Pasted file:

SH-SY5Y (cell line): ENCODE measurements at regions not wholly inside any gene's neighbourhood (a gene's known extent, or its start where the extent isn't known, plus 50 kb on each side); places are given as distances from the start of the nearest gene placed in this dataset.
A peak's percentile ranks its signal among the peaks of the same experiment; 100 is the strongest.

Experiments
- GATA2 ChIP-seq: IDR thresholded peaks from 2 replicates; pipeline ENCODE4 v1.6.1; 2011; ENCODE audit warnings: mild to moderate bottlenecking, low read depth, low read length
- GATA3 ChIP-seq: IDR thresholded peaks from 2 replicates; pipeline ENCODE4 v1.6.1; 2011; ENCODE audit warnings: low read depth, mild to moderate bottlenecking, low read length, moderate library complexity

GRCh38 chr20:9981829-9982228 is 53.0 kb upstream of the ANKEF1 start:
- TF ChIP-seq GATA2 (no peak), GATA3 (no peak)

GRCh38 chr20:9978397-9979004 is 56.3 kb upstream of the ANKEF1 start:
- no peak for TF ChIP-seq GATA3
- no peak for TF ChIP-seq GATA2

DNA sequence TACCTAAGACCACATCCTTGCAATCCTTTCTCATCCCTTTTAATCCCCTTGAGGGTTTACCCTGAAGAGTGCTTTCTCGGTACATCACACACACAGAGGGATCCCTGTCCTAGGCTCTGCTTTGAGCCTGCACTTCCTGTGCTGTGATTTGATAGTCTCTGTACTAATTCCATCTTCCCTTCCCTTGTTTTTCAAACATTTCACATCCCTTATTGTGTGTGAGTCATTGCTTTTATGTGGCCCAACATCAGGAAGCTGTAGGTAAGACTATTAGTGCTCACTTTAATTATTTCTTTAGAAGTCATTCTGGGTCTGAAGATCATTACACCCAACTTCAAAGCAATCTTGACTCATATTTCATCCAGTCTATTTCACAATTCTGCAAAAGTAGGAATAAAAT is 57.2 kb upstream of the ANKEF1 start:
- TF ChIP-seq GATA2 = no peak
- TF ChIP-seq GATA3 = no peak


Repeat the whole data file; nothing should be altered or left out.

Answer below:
SH-SY5Y (cell line): ENCODE measurements at regions not wholly inside any gene's neighbourhood (a gene's known extent, or its start where the extent isn't known, plus 50 kb on each side); places are given as distances from the start of the nearest gene placed in this dataset.
A peak's percentile ranks its signal among the peaks of the same experiment; 100 is the strongest.

Experiments
- GATA2 ChIP-seq: IDR thresholded peaks from 2 replicates; pipeline ENCODE4 v1.6.1; 2011; ENCODE audit warnings: mild to moderate bottlenecking, low read depth, low read length
- GATA3 ChIP-seq: IDR thresholded peaks from 2 replicates; pipeline ENCODE4 v1.6.1; 2011; ENCODE audit warnings: low read depth, mild to moderate bottlenecking, low read length, moderate library complexity

GRCh38 chr20:9981829-9982228 is 53.0 kb upstream of the ANKEF1 start:
- TF ChIP-seq GATA2 (no peak), GATA3 (no peak)

GRCh38 chr20:9978397-9979004 is 56.3 kb upstream of the ANKEF1 start:
- no peak for TF ChIP-seq GATA3
- no peak for TF ChIP-seq GATA2

DNA sequence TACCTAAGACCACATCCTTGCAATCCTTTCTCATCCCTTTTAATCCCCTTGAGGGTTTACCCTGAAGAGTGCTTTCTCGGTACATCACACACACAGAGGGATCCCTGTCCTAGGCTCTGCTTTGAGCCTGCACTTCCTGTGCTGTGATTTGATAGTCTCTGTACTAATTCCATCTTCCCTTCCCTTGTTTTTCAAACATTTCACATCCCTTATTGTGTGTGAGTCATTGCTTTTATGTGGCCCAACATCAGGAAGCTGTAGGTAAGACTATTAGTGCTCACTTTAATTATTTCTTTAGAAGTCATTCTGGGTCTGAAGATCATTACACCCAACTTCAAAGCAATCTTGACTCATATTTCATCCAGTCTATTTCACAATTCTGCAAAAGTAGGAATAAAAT is 57.2 kb upstream of the ANKEF1 start:
- TF ChIP-seq GATA2 = no peak
- TF ChIP-seq GATA3 = no peak